Midwestern migration to Arizona is a cliche, but like many stereotypes, it has a germ of truth at its foundation. There are many people in the Phoenix Metropolitan Area with origins in the Great Lakes states, including Michigan. As with transplants from all points of origins, many new arrivals from the Wolverine state bring their loyalties to Detroit sports franchises and a love of Michigan foods. Detroit Coney Grill, even though it makes reference to a New York landmark in its name, is designed for the displaced Michigander with both its regional food and thematic decor.
Before delving further into Detroit and Michigan food traditions, it’s important to understand why “Coney Island” is part of the restaurant’s brand. The Brooklyn neighborhood with its signature theme park is the place where natural casing beef hot dogs were popularized, and restaurants in the Detroit area that serve hot dogs frequently have “Coney” in their name. The style of preparation is not a New York tradition, however. Instead, it is a Michigan innovation of topping the dog with no-bean chili, chopped white onions, and a squirt of mustard on top of it all.
Two thousand miles away from the Motor City, Detroit Coney Grill has grown into a small local chain serving this type of hot dog, along with other foods from Michigan like loose burgers and Greek-influenced pita sandwiches, in multiple locations around the Phoenix metropolitan area. The two restaurant sites that are accessible via rail are a longstanding one in downtown Phoenix and a much newer addition to the family in downtown Tempe. While the core menu is the same at both locations, each restaurant is distinctive in its look, feel, and approach.
The Phoenix location on Adams Street, just a block from the stations at Washington/Central (westbound) and Jefferson/First Avenue (eastbound), is a lunch-only establishment with no weekend or evening hours. It’s a cramped space with the menu over the counter, tight seating, and a few tables on the Adams Street sidewalk. There’s limited space for decorations, but even with the tight surroundings, a Detroit theme is evident. Most interesting of all is a map of southeastern Michigan where customers can insert push pins to display where they come from.
On Mill Avenue in downtown Tempe, Detroit Coney Grill has chosen to dream bigger. The restaurant there is on the ground floor of the Brickyard building ,four blocks south of the Mill Ave / Third Street light rail station. The patio addresses the corner of Seventh Street and Mill Avenue with a bar that faces one way onto the street and the other way into the restaurant’s interior. The floors are decorated with signs for Metro Detroit interstate highways, and big screens on the wall emphasize broadcasts of Michigan sports, both professional and collegiate.
Despite Detroit’s association with the automobile industry, ample bike racks are found right outside both restaurants. Another common element is an order-at-the-counter service model, although the Mill Avenue location does have full service for customers seated at the bar.. For those not from Michigan, some decoding of menu terms may be necessary before placing an order. A Detroit Coney is the specific type of hot dog described earlier. A loose burger is seasoned ground beef, not formed into a patty, but instead served inside a hot dog bun.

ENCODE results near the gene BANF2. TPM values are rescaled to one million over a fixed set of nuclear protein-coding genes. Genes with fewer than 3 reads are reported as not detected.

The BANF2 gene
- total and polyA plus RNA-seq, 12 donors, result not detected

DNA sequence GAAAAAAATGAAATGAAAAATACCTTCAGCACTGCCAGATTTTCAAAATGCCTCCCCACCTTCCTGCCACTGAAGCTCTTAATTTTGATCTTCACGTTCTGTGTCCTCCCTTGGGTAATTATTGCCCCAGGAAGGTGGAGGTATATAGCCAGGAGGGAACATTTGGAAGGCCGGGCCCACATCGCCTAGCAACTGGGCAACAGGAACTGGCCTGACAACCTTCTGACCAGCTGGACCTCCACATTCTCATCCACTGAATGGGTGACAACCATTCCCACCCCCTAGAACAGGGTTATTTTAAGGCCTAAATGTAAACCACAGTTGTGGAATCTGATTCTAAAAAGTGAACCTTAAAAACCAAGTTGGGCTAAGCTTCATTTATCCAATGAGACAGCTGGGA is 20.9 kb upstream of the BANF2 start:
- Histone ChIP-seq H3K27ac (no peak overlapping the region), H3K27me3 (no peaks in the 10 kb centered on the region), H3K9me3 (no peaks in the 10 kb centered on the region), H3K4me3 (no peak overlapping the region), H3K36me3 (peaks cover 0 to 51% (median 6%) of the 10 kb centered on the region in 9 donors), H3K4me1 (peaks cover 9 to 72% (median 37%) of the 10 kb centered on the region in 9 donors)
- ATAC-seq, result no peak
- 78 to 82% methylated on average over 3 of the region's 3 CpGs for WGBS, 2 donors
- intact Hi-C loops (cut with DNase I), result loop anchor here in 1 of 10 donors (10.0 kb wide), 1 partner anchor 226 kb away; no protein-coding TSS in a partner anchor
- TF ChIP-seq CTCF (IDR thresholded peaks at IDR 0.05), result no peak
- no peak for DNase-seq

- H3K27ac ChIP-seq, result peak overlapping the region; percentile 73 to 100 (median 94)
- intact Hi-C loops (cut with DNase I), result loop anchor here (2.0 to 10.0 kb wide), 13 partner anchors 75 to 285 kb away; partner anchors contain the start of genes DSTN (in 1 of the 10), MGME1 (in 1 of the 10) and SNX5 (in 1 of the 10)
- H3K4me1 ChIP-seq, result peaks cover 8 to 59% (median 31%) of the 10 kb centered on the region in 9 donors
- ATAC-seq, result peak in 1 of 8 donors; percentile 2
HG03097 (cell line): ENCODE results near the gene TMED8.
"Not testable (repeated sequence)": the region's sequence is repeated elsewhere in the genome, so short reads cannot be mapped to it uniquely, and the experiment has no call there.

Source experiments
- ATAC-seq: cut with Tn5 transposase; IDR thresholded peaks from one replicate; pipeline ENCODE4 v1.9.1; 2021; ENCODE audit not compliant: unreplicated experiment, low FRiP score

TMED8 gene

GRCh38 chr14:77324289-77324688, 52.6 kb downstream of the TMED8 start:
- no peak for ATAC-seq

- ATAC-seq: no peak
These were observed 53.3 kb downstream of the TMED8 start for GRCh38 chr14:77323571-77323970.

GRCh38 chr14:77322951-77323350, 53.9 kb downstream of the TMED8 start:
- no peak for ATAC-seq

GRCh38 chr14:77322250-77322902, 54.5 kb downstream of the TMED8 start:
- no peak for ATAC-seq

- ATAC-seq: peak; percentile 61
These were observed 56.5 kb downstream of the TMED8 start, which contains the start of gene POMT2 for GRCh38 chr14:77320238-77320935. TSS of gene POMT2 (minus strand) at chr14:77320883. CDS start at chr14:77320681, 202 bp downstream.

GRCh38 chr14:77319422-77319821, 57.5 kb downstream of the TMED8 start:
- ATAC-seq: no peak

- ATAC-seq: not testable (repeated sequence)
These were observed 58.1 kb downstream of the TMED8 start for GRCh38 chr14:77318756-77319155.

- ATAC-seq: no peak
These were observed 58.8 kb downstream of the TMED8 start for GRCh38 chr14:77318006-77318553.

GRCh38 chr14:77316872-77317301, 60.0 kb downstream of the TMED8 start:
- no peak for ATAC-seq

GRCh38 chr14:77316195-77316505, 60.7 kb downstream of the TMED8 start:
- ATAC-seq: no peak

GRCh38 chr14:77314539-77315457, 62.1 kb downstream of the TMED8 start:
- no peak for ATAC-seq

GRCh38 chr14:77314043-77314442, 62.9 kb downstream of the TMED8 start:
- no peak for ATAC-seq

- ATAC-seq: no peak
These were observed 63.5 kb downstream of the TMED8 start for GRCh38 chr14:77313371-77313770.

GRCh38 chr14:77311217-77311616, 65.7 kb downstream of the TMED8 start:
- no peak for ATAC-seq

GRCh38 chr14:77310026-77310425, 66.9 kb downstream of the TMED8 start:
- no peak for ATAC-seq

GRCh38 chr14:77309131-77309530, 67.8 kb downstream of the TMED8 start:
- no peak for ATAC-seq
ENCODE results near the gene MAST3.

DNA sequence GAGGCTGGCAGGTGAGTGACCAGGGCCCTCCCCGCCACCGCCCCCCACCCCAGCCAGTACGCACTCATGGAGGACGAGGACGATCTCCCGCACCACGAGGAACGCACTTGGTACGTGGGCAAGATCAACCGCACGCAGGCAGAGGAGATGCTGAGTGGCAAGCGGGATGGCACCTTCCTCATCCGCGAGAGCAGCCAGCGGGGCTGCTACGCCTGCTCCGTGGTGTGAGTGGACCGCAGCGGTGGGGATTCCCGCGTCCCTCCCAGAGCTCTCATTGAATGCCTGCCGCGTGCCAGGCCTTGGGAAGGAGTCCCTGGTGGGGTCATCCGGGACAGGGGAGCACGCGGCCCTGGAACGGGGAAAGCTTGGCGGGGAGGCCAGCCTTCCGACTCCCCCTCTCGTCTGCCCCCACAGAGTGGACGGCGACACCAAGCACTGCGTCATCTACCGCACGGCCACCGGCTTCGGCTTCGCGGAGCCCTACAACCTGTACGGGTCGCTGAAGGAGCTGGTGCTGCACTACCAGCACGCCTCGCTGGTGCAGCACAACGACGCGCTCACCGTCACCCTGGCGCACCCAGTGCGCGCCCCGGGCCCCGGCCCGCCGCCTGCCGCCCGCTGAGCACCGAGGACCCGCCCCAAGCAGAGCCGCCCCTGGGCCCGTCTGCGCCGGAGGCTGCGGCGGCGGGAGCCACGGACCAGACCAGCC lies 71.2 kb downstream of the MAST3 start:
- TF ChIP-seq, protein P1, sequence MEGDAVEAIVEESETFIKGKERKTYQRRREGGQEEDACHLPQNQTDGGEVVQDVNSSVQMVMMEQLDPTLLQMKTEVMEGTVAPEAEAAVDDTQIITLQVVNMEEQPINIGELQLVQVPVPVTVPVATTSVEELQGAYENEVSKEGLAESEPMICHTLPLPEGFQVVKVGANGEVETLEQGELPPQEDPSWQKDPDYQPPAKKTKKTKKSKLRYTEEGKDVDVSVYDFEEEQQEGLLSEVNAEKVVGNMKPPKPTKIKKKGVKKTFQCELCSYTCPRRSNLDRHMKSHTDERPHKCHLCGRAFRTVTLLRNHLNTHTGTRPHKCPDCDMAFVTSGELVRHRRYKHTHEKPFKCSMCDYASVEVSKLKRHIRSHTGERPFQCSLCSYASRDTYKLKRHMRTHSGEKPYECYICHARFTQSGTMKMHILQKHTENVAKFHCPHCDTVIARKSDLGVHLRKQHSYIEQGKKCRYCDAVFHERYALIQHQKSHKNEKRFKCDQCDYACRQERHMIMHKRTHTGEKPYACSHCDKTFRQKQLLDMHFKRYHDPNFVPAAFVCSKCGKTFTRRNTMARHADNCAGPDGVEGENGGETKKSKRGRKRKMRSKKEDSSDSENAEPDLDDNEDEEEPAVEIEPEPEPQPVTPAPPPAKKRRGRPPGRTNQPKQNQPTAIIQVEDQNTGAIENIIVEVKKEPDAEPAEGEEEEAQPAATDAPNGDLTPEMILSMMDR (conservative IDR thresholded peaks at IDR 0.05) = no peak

The Detroit Coney combo takes the chili-covered hot dog and then adds loose meat on top of that. It’s hard to tell where the chili ends and the additional layer of loose burger begins. It’s basically meat with meat, which is not uncommon at this restaurant. In fact, most of the burgers on the menu incorporate multiple patties. They’re small enough, though, that the combined serving size isn’t as overwhelming as one might expect when considering the three-patty green chile burger or the four-burger Big Mack “Inaw,” a nod to the northern Michigan destination.
If that still sounds like too much meat, both locations offer a variety of salads, including one that reflects the role of Detroit’s Greek community in that city’s history. Additional Greek influences are found in the gyros and other pita sandwiches. From the other end of Lake Erie, Buffalo chicken is on the menu as a possible salad protein or a pita pocket filling. At the Tempe location, an array of bar foods includes more recent menu additions such as sloppy Joe sliders and Buffalo cauliflower in addition to the usual chicken wings slathered in sauce.
The downtown Phoenix location does not have a dessert menu. In Tempe, there is some ice cream as well as packages of Sanders fudge and chocolate bumpy cakes, two more Michigan food traditions. At both locations, there’s an array of fountain drinks and iced tea, but the Michigan touch is in the bottles of Faygo in all of its flavors. On Mill Avenue, Detroit Coney Grill extends the beverage selection with a full bar. The tap handles have some Arizona craft beers, but the predominant emphasis is on Michigan breweries like Founders and Bell’s.
Just as many transplants from Michigan blend loyalty to their state of origin with enthusiasm for their new home in Arizona, Detroit Coney Grill also celebrates local culture with some ASU-themed decor, especially on Mill Avenue. It’s a sort of hybrid identity that seems designed to balance the traditions of two different cities despite the large distance between them. Whether it’s a quick weekday lunch on Adams Street in Phoenix or watching a game with beer and food on Mill Avenue in Tempe, the experience delivers a bit of Detroit in the desert.
16 W Adams St, Phoenix, AZ 85003
Washington / Central (westbound) and Jefferson / 1st Avenue (eastbound) stations
699 S Mill Ave, Tempe, AZ 85281
Mill Avenue / Third Street Station